The Secret Life of Walter Mitty will feel a little bit familiar to those of us who are fans of Wes Anderson movies. A lot of the scenes roll out in a very Wes Anderson way, but at the heart of everything, the spirit is fundamentally different. Walter is a good man with an empty life, rather than an empty man with a good life. He’s the type of do-the-right-thing upstanding gentleperson we all like to think we are. He’s attractive, but in the Ben Stiller way, rather than the Brad Pitt way; or I guess I should say the Adam Scott way, since Scott does play his primary nemesis. Although, strapped uncomfortably into the beard equivalent of the Snidely Whiplash mustache, his good looks aren’t very apparent. In the film, Mitty is shown to have some money, but not much. I actually missed the close up of his meticulously balanced check registry the first time, but it’s probably about what the average american has in their own savings: $5,923 as reported in 2011. He wears average clothes, takes the average form of transportation (subway), and works an average job in a lower floor of a giant corporation. His kitchen chairs are knock-off designer, but his shelves are still 50% milk crate. He is made to evoke maximum relatability from all angles. And he does.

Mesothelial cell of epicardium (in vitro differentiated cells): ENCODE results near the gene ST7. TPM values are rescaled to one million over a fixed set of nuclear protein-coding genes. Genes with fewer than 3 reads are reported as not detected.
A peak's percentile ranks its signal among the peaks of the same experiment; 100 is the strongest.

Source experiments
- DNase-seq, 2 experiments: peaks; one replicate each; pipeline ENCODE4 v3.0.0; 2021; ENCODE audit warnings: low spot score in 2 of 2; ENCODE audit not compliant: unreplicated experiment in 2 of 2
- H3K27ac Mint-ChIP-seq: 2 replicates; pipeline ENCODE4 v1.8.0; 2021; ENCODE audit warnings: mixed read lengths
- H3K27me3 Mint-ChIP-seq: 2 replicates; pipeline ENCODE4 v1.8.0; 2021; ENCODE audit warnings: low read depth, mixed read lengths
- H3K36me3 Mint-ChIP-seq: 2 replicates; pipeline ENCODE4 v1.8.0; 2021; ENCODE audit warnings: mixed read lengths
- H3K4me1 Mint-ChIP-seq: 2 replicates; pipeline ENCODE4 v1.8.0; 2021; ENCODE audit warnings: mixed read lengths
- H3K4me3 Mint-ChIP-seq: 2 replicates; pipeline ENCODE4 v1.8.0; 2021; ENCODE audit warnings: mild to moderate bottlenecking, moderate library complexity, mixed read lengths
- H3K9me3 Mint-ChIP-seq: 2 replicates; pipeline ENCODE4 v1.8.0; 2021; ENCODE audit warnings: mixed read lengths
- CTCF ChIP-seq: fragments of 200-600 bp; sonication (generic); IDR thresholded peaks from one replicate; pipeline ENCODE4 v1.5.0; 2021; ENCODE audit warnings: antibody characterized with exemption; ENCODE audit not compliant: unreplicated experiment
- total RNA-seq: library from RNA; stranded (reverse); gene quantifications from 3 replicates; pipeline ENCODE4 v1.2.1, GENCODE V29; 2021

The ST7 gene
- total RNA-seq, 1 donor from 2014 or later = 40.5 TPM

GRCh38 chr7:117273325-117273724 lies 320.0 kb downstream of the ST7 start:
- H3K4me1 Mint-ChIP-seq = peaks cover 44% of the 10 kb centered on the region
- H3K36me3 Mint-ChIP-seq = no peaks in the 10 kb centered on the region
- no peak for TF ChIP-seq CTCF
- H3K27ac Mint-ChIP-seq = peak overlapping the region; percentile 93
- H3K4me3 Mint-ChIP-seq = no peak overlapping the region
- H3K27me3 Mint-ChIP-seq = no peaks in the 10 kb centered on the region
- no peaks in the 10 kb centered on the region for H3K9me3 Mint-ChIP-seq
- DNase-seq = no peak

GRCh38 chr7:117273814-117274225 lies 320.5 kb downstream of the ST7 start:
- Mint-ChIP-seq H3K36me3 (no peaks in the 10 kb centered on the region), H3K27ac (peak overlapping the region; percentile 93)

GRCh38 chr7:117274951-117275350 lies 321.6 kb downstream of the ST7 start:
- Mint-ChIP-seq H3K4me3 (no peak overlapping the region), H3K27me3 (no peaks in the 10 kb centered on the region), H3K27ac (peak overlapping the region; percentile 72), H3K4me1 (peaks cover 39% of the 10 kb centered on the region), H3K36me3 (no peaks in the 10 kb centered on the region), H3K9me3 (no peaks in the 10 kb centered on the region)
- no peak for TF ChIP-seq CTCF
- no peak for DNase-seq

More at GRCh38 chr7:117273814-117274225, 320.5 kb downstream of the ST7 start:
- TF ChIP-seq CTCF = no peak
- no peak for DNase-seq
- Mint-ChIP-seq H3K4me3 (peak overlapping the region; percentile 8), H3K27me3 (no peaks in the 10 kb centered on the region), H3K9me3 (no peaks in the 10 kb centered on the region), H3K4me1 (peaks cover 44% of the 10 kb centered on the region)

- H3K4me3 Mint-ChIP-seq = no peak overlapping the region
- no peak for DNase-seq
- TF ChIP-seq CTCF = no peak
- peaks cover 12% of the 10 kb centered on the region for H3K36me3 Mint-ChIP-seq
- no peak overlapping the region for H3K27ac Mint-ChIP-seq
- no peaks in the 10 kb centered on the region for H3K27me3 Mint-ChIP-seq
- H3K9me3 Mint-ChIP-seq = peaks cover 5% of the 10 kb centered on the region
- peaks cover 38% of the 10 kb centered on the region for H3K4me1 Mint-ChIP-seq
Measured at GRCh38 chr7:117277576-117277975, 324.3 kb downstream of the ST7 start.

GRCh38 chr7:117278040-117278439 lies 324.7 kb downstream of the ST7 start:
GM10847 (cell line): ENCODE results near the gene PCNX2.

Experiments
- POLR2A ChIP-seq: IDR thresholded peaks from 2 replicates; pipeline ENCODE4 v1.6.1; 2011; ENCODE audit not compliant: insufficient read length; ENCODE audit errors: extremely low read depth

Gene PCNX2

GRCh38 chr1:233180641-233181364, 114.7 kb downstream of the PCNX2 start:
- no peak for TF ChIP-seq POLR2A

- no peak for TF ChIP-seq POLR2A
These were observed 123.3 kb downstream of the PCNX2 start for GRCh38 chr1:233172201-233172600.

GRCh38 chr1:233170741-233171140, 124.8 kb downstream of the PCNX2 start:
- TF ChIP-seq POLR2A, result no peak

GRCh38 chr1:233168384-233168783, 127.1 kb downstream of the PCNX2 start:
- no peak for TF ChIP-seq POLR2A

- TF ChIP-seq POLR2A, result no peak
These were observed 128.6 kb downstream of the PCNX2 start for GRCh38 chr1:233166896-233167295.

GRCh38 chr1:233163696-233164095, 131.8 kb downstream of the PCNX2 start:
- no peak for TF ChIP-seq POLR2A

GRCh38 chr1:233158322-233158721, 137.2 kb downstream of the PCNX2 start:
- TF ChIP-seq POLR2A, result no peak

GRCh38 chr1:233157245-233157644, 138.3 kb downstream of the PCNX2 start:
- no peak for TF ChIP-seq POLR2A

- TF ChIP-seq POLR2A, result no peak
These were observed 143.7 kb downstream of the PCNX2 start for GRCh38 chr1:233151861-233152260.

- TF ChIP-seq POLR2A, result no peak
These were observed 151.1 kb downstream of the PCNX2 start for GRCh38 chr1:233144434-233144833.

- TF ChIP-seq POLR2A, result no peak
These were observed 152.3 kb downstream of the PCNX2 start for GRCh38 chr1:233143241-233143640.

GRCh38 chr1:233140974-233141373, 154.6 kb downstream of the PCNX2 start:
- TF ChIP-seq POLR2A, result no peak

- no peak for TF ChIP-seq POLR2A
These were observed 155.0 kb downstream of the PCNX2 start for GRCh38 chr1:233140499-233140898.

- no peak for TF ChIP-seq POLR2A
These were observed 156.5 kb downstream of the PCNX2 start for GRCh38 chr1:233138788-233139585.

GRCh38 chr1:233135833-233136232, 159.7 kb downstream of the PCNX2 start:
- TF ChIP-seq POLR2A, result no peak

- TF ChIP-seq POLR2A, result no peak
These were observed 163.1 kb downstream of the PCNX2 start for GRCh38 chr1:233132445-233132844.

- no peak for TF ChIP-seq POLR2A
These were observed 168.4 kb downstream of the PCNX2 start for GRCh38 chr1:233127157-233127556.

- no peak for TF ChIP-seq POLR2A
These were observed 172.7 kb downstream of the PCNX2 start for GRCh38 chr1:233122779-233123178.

I instantly feel I could be Walter Mitty, if I were a little hotter, $5,884.77 richer, and Ben Stiller. I want Mitty to get the girl. When his employer, Life Magazine, decides to turn digital and downsize, I want him to keep his job. I want him to defeat mega-jerk Adam Scott, and I want him to be happy. And in a microcosm of real life, almost none of that happens. Also in a microcosm of real life, so much more than that happens.
At some point in our development, every one of us has decided that all we really want is one small thing, or at most three things: A certain partner, a certain house, a certain job. I want a corner office, I want a man who doesn’t cheat or hit me, I want a little apartment with a lock on the door and a curtain in the window where I get to decided who comes over and when. We all want safety. Especially when we have had danger we didn’t request. I never base jumped, or did (too horribly) illicit drugs (knowingly), and yet I have been scared enough. I have been in pain enough. All I want is a little warmth. So I sit in my warm place and I dream of adventure, and I wonder why time seems to move so slowly.
If it wasn’t for disaster, how many of us would have anything close to the best parts of our lives?
I certainly wouldn’t.
I sometimes wonder when I’m going to get over being laid off. I’m not sure. It seems like such a simple thing. 127,820 other people were laid off the same month as me, it’s certainly not a unique problem, but it comes up from time to time, and it still really sucks. It’s almost funny. Unlike Walter Mitty, by the time layoffs were announced at my company, I was practically begging to be on the list, just to have it over with.